We’ve heard a lot about mines planned for northwest British Columbia, just across Alaska’s border. Southeast tribal, fishing and environmental groups have blasted those plans. Critics say they’ll pollute rivers that cross the border, damaging or destroying salmon and other fish runs.
Much of the recent focus has been on what’s called the Kerr-Sulphurets-Mitchell or KSM Project, being developed by Seabridge Gold. The site, which also includes copper, is roughly 80 miles east of Wrangell.
Critics say it could damage the Unuk River, which flows into the ocean northeast of Ketchikan. Seabridge says that’s not the case. Brent Murphy is the corporation’s vice president of environmental affairs
“The concern with minimizing downstream environmental impacts has been the guiding principal behind the whole design of the mining project,” Murphy says. Critics say the KSM could be about the same size as the proposed Pebble Prospect, a controversial mine proposed for Southwest Alaska.
They worry about plans for huge, dammed tailing lakes that could leak or break, sending acidic water into nearby streams and rivers.
Murphy says they’ll be built in a valley that drains into Canadian, not Alaskan, waters.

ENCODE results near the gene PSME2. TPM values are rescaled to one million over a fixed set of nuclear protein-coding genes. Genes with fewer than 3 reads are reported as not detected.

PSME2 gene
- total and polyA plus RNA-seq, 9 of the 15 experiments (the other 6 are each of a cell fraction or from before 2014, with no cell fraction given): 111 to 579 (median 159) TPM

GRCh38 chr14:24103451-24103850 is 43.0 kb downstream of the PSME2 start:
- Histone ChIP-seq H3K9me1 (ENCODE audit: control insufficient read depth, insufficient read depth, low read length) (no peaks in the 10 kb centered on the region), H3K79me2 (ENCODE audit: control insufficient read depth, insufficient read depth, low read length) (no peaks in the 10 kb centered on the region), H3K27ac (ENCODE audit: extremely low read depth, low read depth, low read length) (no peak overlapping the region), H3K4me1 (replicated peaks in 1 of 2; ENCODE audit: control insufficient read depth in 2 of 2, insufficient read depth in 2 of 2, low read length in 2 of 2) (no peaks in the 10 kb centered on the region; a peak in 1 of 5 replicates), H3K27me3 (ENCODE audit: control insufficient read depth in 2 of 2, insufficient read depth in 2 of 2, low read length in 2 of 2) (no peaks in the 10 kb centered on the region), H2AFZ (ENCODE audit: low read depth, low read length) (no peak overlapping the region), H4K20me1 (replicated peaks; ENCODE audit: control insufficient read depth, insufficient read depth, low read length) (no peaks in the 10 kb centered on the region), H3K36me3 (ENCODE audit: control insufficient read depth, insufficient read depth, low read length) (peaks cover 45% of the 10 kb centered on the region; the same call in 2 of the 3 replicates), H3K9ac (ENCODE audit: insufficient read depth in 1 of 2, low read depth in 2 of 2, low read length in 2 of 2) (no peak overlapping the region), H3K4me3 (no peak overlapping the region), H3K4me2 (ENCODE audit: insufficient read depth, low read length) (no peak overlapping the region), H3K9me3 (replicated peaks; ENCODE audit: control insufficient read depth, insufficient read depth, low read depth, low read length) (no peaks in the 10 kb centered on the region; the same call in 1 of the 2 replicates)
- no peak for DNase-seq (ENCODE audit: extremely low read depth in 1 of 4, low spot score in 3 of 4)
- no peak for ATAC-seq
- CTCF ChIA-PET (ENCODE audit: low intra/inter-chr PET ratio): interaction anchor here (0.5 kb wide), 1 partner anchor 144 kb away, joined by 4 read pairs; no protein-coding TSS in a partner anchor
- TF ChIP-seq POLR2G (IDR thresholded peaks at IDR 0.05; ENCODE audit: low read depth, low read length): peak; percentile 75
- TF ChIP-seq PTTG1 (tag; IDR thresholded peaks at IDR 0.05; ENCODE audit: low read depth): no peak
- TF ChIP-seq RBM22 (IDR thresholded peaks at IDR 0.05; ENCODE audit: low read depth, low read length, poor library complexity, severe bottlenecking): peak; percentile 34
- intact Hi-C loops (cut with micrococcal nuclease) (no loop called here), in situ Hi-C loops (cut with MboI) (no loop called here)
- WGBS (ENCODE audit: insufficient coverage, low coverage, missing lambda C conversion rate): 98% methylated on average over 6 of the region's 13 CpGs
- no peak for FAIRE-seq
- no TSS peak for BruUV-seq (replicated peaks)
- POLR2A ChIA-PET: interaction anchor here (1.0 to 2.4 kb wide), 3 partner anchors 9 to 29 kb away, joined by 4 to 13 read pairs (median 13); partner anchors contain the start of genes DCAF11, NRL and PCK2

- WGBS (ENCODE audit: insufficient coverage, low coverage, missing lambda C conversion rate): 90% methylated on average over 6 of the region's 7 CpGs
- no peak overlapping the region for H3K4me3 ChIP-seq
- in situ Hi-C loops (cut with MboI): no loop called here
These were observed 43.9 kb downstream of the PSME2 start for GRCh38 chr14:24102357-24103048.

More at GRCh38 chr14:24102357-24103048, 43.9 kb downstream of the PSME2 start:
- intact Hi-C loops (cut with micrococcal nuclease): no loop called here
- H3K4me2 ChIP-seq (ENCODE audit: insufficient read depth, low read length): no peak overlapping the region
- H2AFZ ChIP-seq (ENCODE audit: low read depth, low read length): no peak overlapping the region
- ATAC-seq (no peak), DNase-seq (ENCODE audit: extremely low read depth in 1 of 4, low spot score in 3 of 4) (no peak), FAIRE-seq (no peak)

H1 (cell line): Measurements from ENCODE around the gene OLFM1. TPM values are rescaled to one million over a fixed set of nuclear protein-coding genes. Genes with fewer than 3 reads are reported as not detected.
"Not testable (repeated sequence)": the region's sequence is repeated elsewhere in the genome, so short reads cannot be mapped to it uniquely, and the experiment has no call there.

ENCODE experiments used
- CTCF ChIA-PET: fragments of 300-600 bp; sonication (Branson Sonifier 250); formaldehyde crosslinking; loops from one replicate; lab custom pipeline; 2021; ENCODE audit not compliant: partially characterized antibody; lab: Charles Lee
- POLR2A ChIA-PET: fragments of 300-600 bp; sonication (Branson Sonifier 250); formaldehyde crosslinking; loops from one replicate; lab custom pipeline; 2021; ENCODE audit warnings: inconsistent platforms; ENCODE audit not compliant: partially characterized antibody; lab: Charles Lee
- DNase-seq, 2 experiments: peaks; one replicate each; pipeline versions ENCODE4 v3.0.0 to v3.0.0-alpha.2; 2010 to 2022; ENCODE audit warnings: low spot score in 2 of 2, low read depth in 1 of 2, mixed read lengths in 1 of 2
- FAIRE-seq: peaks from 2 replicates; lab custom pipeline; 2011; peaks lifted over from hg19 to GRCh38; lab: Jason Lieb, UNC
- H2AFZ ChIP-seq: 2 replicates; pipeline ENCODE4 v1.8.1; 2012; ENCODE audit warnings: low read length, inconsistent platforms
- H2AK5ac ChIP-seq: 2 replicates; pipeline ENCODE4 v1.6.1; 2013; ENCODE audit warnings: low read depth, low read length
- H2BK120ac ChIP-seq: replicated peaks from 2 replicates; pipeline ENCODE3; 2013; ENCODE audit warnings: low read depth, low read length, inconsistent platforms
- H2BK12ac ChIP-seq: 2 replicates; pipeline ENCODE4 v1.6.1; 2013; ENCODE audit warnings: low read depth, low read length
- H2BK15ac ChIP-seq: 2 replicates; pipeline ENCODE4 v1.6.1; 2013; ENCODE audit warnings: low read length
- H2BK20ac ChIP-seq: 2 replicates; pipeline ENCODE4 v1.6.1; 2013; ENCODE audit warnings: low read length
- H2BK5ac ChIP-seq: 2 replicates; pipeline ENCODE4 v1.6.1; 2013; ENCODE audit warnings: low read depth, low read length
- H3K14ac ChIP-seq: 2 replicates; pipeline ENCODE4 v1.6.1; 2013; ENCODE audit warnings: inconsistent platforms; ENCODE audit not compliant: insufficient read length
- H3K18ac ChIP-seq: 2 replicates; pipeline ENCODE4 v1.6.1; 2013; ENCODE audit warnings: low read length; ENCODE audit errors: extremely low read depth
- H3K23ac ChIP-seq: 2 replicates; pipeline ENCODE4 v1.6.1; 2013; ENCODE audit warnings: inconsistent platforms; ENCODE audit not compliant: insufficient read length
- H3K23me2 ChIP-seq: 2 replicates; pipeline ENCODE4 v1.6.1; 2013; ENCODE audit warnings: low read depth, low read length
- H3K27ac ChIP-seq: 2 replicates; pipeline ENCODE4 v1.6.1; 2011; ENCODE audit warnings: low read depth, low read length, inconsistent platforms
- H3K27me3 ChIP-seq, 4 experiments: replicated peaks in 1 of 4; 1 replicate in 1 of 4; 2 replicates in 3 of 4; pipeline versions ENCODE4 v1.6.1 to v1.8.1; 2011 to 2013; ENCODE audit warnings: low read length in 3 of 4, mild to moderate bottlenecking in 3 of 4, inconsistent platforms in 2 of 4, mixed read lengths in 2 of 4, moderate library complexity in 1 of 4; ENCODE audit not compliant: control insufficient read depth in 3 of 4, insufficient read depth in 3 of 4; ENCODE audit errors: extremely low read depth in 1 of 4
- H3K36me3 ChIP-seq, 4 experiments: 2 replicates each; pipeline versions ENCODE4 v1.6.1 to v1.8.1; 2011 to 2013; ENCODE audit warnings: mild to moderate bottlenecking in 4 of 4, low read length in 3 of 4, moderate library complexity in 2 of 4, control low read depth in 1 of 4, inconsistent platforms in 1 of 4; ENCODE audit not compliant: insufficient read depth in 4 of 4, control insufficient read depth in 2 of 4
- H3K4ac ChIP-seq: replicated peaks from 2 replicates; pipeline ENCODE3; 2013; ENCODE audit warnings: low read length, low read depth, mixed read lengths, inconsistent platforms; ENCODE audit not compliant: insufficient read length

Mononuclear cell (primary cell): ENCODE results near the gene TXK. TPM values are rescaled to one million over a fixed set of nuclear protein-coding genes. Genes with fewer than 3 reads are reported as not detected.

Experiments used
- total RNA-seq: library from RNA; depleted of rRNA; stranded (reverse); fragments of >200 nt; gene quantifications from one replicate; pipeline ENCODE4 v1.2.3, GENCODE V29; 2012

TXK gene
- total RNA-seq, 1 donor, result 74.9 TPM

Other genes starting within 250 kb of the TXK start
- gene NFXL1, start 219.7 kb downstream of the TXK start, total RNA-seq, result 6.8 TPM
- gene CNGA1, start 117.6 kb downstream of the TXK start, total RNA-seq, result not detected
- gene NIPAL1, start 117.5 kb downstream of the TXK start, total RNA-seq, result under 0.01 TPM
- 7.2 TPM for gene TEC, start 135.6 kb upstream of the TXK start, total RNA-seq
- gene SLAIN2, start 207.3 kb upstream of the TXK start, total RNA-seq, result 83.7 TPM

“The dams will be of a design which has been utilized worldwide. And these dams are extremely stable over the long term,” he says.
And what is the estimated life of those dams?
“They have to last for the 52 years of operations. And then we will reclaim that and they will last into perpetuity.”
Seabridge Gold has been working on the project since 2008. Murphy says even if everything goes its way, operations won’t begin until the 2020.
“You don’t build a mine overnight,” says Karina Brino, president of the Mining Association of British Columbia.
“There are a series of authorizations and permits from different levels of government that are required. And other than the Red Chris Mine, in the northwest, all the other projects are in exploration stages,” she says.
For the rest of this article, click here: http://www.alaskapublic.org/2014/06/18/b-c-developers-defend-near-border-mines/